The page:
Researchers from Israel have recently discovered a network of passageways that have been dubbed the longest salt cave in the world. Named the Malham Cave, its current length is estimated to be 6 miles, which puts it far ahead of Iran’s Namakdan salt cave, which has a length of 3.6 miles. A survey of the Malham cave was led by the Hebrew University (HU) in Jerusalem.
Longest salt cave
Salt caves are a rare geological feature. As such, to find one as long as the Malham Cave is quite significant. Their rarity arises from the fact that large salt deposits usually do not exist for long on the surface as they are very water soluble. This is one of the reasons why such caves are typically found in arid regions like the Dead Sea. Being located at one of the lowest points on Earth, these caves remain too salty to support any type of animal life.
The Dead Sea was formed millions of years ago, during which time the depression was successively flooded with thick salt layers. “The salt layers are squeezed out from the sub-surface, where they are deposited a few kilometres underground, and while being squeezed out they form a mountain, which is rising still today, at a rate of about one centimetre per year,” Amos Frumkin, an HU geologist who has studied the cave for decades, said to The Guardian.
As it is so long, mapping the Malham Cave was no easy task. The researchers and about 80 volunteers spent almost 1,500 days measuring and mapping recesses of the caverns. When wood fragments were found inside the cave, researchers radiocarbon dated them and came to know that the cave was around 7,000 years old, which is young when compared to other caves.
“The reason why it’s so young is because it’s made of salt… Limestone caves are much slower to form. They are usually much older. But this one is developing very fast so it’s one of the youngest caves in the world… Because the salt is so soluble, that means that every change in the climate leaves its mark in the cave… If there is more water, more rainfall, the cave is enlarged, and Dead Sea level changes, and this makes a huge difference in the morphology of the cave,” Frumkin said in a statement (Stuff).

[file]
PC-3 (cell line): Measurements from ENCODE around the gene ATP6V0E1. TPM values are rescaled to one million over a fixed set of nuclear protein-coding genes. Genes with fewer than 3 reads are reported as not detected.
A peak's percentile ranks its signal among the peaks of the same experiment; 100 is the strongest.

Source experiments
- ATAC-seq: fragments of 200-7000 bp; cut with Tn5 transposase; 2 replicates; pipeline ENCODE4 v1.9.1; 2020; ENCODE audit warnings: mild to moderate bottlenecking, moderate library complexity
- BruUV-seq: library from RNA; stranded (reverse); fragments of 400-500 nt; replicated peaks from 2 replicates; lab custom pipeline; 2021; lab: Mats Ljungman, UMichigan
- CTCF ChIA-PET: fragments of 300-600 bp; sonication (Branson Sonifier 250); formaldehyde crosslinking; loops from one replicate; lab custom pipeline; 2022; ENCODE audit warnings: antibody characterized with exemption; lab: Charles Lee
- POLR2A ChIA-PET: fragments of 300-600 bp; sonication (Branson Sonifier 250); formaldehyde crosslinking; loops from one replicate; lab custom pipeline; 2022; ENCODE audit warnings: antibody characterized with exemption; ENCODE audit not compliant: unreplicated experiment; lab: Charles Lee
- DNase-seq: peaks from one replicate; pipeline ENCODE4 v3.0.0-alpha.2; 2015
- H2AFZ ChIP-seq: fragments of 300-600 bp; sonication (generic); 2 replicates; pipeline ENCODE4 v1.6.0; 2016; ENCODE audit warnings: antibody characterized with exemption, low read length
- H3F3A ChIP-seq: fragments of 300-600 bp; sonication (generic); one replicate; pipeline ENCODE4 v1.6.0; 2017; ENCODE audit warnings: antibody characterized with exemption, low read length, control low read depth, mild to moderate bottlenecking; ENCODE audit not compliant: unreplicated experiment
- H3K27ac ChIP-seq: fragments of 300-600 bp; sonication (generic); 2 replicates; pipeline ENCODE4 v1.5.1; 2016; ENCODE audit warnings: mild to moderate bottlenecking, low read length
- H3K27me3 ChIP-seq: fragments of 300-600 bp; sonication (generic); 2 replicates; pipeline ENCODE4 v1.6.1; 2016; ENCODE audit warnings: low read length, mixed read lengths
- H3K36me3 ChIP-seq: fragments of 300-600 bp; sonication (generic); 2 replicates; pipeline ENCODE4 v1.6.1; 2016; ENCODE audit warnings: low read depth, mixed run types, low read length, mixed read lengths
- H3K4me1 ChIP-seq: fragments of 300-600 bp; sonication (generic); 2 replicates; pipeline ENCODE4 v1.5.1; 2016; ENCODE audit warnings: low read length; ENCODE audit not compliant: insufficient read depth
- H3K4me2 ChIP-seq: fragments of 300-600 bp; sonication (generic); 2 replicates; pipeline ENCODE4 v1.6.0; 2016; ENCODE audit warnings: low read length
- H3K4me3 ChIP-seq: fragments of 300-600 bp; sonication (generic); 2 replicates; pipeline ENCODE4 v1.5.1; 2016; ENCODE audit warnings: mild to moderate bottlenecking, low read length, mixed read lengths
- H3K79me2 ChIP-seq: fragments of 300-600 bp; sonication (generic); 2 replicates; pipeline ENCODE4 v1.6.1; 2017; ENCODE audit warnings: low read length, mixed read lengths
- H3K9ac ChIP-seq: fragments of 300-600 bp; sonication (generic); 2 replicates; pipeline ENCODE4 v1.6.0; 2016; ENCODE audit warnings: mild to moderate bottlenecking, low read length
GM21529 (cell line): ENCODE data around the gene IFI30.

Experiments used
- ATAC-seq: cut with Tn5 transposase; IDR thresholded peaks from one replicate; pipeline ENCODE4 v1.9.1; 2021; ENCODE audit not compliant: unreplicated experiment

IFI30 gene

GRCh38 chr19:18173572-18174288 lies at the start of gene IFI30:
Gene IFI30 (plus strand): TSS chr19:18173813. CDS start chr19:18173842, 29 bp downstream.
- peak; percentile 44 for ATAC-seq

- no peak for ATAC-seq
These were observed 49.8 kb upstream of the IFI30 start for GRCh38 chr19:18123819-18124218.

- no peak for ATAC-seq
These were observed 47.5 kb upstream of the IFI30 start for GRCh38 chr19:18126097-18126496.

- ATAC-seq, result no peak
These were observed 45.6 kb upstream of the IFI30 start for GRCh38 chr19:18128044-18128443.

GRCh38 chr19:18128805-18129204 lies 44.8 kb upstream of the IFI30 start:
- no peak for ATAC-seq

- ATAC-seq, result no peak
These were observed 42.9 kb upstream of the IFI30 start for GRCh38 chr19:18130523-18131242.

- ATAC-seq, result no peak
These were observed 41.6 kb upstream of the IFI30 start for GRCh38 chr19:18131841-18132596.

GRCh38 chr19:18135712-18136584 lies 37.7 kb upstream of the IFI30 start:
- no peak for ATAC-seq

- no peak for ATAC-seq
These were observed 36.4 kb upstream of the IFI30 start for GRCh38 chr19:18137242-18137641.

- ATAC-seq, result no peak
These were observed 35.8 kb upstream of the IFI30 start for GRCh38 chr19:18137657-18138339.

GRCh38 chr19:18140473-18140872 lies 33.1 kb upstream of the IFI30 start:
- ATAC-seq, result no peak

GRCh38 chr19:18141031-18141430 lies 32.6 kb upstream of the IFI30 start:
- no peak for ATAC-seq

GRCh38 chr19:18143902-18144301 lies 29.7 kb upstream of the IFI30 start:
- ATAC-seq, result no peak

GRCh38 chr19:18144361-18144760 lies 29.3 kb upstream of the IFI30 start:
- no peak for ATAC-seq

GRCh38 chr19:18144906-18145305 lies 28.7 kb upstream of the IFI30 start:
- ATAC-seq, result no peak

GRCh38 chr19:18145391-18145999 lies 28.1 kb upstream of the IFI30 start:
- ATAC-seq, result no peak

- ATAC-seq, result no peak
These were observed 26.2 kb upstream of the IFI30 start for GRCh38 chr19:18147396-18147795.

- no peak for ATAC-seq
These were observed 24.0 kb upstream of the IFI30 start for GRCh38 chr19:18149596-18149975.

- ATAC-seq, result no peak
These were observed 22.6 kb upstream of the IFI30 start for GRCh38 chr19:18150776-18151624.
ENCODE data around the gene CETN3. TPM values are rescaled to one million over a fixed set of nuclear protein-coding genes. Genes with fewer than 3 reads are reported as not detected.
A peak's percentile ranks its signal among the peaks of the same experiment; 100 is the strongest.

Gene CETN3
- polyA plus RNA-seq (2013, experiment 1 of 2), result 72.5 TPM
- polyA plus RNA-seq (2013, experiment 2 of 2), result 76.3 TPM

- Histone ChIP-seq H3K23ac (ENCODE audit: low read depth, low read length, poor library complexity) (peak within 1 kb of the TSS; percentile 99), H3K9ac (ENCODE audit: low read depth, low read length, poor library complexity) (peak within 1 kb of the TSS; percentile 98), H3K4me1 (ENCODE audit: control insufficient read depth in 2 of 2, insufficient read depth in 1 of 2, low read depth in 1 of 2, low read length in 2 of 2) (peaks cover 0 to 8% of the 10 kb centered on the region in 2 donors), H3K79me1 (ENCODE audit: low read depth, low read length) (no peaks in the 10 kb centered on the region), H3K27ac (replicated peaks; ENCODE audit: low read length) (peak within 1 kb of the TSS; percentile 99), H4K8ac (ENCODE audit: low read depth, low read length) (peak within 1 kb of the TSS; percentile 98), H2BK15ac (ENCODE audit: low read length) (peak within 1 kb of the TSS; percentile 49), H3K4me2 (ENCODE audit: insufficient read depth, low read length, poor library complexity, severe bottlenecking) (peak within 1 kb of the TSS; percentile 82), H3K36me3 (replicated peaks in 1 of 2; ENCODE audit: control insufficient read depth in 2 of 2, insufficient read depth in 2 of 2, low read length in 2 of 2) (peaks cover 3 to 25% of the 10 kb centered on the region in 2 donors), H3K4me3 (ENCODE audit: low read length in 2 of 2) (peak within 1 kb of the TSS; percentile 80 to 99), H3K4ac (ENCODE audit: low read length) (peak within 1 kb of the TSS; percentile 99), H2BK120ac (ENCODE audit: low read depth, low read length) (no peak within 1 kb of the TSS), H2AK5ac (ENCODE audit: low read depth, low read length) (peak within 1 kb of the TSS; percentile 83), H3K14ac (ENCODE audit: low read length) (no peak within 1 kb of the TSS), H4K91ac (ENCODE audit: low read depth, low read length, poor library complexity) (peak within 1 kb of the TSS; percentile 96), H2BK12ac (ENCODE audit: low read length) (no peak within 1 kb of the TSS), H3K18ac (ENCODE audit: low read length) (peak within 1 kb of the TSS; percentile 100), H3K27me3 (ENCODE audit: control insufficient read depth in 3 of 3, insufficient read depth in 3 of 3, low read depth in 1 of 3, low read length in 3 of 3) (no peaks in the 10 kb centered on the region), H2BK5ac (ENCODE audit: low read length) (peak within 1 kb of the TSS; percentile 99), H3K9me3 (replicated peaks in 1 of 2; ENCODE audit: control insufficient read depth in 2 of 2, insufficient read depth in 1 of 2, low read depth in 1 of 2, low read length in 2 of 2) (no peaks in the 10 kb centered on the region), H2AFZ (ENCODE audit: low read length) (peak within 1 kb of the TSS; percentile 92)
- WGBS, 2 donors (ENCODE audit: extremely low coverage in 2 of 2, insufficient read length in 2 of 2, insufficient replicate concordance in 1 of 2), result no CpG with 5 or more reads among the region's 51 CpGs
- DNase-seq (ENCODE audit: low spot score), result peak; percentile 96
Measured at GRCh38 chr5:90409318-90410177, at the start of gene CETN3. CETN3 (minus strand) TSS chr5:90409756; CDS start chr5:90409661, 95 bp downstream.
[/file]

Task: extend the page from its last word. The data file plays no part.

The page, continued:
Salt cave benefits
Exposure to salt caves is said to be therapeutic. In fact, man-made salt caves are now a growing trend across the United States. Mostly located in spa-like settings, these caves promise several health benefits thanks to the dry salt that is ground and pumped into the air. The temperature of the room is typically set at 70°F. All you have to do is to relax and breathe in the refined air. So how does exposing oneself to this therapy help?
“It follows with sodium chloride being an integral part of the body’s physiology and dealing with homeostasis and health… Saline in the lungs is key to eliminating toxins that we either inhale or otherwise come into contact with, and salt allows the body to excrete impurities through ion exchange,” Dr. R. Richard Leinhardt, an ENT facial plastic surgeon in New York City, said to U.S. News & World Report.
Regular exposure to salt caves can lead to healthy skin. Since Himalayan salt is found in most caves and is known to contain more than 84 minerals, your body will also be nourished as it absorbs the salt. The anti-inflammatory and anti-bacterial nature of the salt also helps in dealing with issues like psoriasis and eczema.